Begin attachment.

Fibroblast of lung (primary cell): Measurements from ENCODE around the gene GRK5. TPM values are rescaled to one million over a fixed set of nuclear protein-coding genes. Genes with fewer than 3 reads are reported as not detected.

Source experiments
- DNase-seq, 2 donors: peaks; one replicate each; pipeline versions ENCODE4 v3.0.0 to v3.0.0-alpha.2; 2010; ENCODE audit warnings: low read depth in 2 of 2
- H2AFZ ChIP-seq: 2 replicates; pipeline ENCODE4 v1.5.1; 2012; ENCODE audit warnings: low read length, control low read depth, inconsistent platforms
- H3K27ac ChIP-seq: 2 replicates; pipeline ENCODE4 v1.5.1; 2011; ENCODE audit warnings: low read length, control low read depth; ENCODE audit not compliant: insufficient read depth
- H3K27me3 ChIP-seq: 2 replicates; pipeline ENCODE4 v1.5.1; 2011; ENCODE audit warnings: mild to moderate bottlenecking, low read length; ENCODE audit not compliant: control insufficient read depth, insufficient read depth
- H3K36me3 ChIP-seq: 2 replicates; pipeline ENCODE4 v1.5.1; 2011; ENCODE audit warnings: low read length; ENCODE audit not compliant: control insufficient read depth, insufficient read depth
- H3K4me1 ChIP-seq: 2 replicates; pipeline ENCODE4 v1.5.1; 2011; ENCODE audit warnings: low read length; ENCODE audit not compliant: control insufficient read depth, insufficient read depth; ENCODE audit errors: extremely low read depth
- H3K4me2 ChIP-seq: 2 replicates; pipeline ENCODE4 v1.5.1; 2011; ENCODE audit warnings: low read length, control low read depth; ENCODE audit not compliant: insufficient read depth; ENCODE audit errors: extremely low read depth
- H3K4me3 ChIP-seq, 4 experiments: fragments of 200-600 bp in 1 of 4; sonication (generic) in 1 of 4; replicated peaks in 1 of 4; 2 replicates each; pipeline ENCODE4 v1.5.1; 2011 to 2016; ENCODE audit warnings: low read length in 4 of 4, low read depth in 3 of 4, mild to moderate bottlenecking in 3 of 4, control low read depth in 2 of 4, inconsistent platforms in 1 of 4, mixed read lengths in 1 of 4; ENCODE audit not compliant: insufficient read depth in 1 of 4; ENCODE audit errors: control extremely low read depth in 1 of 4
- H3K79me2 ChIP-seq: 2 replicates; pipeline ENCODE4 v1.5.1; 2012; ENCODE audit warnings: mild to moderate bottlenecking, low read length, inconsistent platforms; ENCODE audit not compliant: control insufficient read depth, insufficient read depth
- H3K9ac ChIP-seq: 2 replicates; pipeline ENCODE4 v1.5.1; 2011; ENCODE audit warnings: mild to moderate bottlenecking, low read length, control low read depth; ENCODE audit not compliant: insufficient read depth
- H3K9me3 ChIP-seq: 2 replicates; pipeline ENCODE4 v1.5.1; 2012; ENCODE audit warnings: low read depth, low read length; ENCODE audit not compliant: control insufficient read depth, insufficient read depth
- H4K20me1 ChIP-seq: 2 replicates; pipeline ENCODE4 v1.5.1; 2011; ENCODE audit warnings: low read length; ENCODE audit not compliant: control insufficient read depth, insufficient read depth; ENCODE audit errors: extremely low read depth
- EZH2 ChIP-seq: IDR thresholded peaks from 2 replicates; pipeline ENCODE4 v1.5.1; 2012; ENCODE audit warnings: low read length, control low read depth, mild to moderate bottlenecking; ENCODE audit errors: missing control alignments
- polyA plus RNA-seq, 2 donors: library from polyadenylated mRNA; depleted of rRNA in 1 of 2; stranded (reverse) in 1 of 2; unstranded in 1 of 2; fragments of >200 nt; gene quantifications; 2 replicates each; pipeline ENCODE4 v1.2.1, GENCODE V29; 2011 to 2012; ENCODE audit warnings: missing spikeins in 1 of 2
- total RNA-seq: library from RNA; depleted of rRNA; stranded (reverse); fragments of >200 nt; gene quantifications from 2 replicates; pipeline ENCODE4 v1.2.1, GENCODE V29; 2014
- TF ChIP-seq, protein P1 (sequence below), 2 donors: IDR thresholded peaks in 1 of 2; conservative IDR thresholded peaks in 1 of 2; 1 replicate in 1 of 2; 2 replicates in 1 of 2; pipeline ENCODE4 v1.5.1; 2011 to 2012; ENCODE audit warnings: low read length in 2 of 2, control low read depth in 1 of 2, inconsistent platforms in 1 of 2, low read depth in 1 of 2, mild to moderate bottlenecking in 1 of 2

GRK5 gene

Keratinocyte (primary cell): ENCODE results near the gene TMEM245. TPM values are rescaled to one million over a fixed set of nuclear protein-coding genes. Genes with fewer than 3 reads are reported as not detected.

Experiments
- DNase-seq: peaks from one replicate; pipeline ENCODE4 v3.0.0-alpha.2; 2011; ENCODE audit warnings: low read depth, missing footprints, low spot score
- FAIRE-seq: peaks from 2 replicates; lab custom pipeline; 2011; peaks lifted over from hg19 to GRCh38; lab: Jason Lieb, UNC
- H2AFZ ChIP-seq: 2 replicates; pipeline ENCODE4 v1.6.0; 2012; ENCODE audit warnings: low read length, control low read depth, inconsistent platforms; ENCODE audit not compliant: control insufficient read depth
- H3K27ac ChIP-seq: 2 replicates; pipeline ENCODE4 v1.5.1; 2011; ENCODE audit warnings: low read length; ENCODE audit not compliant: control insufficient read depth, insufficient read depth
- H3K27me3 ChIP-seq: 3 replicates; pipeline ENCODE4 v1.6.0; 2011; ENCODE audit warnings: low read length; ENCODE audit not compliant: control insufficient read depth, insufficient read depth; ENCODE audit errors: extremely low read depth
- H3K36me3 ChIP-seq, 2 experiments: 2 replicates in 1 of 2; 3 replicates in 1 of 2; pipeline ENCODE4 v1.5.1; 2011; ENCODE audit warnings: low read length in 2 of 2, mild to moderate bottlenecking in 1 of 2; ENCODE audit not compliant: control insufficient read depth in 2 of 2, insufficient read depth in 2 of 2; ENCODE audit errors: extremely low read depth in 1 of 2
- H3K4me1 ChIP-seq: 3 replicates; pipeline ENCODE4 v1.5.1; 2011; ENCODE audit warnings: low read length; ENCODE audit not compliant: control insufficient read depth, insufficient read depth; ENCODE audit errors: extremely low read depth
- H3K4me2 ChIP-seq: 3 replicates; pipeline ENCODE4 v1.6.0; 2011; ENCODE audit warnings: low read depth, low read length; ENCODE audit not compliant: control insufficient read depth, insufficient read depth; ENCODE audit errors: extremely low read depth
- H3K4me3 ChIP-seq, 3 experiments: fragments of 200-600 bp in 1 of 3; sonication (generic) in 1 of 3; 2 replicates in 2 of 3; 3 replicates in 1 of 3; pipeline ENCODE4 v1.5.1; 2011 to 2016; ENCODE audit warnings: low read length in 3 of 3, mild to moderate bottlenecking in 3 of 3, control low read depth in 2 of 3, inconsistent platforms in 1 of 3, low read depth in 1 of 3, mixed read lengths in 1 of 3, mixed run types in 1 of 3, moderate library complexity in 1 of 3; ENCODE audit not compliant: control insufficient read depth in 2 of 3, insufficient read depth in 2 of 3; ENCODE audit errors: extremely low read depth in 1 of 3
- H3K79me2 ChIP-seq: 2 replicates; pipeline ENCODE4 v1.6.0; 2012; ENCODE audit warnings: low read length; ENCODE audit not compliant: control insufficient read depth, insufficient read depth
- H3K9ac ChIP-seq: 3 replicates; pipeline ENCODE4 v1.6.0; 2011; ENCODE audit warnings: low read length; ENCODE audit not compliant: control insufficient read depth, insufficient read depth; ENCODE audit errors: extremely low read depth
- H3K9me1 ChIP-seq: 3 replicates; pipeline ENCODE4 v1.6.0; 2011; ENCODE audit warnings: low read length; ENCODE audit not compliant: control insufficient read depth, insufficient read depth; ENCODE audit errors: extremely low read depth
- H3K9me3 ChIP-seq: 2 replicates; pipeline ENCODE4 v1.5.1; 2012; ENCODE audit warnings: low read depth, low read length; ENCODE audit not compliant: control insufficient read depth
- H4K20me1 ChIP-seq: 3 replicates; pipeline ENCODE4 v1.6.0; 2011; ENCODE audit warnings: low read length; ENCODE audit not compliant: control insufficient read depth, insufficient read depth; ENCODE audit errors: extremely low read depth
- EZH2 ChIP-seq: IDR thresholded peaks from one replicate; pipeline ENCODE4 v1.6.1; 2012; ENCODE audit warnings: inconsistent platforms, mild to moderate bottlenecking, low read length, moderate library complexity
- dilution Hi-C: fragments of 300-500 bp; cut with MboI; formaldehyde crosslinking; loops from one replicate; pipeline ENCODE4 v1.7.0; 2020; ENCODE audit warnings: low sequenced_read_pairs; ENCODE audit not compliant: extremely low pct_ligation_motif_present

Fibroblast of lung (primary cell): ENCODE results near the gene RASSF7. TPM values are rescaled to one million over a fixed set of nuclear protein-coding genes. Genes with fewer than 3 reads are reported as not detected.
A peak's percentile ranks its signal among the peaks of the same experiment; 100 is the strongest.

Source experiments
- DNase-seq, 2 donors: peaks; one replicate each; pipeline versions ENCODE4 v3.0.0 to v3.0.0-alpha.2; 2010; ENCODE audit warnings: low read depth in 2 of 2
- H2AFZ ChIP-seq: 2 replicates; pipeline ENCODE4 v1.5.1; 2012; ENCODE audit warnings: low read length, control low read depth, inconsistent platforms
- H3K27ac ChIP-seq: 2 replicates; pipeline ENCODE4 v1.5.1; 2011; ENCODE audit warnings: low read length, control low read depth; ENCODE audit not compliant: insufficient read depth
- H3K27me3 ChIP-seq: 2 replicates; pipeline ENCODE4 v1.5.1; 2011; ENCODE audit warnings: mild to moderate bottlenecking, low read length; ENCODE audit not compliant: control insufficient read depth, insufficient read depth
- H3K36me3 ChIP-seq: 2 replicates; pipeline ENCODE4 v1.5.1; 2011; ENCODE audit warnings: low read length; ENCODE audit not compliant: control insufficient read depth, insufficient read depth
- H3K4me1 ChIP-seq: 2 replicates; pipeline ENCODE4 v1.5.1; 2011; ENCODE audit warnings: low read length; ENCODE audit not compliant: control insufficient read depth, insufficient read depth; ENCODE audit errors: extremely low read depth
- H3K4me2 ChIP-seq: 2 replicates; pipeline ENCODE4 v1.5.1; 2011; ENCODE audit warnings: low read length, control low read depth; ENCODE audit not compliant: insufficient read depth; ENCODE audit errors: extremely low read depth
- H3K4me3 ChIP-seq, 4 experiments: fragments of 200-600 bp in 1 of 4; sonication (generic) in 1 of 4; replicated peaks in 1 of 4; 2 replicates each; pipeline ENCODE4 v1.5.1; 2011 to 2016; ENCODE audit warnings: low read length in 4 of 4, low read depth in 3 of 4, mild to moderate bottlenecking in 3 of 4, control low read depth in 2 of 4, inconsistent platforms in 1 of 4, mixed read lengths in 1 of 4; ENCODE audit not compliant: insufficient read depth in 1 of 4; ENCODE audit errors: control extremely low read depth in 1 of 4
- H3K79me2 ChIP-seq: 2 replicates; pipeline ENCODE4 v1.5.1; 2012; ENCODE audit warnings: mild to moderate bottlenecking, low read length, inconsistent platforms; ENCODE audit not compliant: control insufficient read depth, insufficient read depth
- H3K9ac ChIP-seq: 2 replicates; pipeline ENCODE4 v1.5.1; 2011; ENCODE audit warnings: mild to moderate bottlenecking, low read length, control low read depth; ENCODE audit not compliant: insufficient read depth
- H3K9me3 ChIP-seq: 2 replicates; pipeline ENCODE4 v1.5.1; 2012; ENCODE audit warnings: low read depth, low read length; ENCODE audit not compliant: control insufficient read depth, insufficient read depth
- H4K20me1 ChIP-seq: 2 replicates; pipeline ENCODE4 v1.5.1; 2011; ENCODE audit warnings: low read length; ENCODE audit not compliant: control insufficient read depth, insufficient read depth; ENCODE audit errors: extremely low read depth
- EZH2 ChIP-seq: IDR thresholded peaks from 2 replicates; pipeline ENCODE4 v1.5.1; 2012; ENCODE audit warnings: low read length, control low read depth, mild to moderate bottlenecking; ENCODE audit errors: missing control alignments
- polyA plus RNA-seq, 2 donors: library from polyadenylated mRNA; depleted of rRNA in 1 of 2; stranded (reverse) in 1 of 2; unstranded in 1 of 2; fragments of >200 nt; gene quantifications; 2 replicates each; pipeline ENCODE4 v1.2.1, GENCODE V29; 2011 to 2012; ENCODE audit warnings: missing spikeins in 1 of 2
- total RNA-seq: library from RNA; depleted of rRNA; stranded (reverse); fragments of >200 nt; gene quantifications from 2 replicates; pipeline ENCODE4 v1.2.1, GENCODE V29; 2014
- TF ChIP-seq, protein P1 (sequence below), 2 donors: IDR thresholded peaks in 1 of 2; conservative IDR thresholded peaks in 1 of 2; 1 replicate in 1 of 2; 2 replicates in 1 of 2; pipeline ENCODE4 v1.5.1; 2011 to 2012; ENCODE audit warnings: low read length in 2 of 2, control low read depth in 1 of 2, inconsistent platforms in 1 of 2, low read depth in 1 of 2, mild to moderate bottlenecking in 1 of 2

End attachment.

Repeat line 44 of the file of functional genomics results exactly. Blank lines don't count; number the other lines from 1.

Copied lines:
- H3K27me3 ChIP-seq: 2 replicates; pipeline ENCODE4 v1.5.1; 2011; ENCODE audit warnings: mild to moderate bottlenecking, low read length; ENCODE audit not compliant: control insufficient read depth, insufficient read depth